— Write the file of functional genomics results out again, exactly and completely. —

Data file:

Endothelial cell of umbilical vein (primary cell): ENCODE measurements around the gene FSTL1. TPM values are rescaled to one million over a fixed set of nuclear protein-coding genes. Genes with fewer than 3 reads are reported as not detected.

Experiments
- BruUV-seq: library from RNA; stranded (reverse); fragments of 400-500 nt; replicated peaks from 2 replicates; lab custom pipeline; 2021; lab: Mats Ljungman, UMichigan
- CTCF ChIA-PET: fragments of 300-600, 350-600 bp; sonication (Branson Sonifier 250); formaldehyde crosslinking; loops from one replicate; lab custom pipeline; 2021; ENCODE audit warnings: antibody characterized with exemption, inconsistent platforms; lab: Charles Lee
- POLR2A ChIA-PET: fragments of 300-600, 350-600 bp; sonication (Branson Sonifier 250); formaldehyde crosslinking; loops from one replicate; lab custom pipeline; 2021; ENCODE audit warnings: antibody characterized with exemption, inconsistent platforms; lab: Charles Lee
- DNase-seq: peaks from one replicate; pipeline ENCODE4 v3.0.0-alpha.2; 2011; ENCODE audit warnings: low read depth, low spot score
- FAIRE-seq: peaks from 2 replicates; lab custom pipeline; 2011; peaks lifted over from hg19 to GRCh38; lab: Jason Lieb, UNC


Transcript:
Endothelial cell of umbilical vein (primary cell): ENCODE measurements around the gene FSTL1. TPM values are rescaled to one million over a fixed set of nuclear protein-coding genes. Genes with fewer than 3 reads are reported as not detected.

Experiments
- BruUV-seq: library from RNA; stranded (reverse); fragments of 400-500 nt; replicated peaks from 2 replicates; lab custom pipeline; 2021; lab: Mats Ljungman, UMichigan
- CTCF ChIA-PET: fragments of 300-600, 350-600 bp; sonication (Branson Sonifier 250); formaldehyde crosslinking; loops from one replicate; lab custom pipeline; 2021; ENCODE audit warnings: antibody characterized with exemption, inconsistent platforms; lab: Charles Lee
- POLR2A ChIA-PET: fragments of 300-600, 350-600 bp; sonication (Branson Sonifier 250); formaldehyde crosslinking; loops from one replicate; lab custom pipeline; 2021; ENCODE audit warnings: antibody characterized with exemption, inconsistent platforms; lab: Charles Lee
- DNase-seq: peaks from one replicate; pipeline ENCODE4 v3.0.0-alpha.2; 2011; ENCODE audit warnings: low read depth, low spot score
- FAIRE-seq: peaks from 2 replicates; lab custom pipeline; 2011; peaks lifted over from hg19 to GRCh38; lab: Jason Lieb, UNC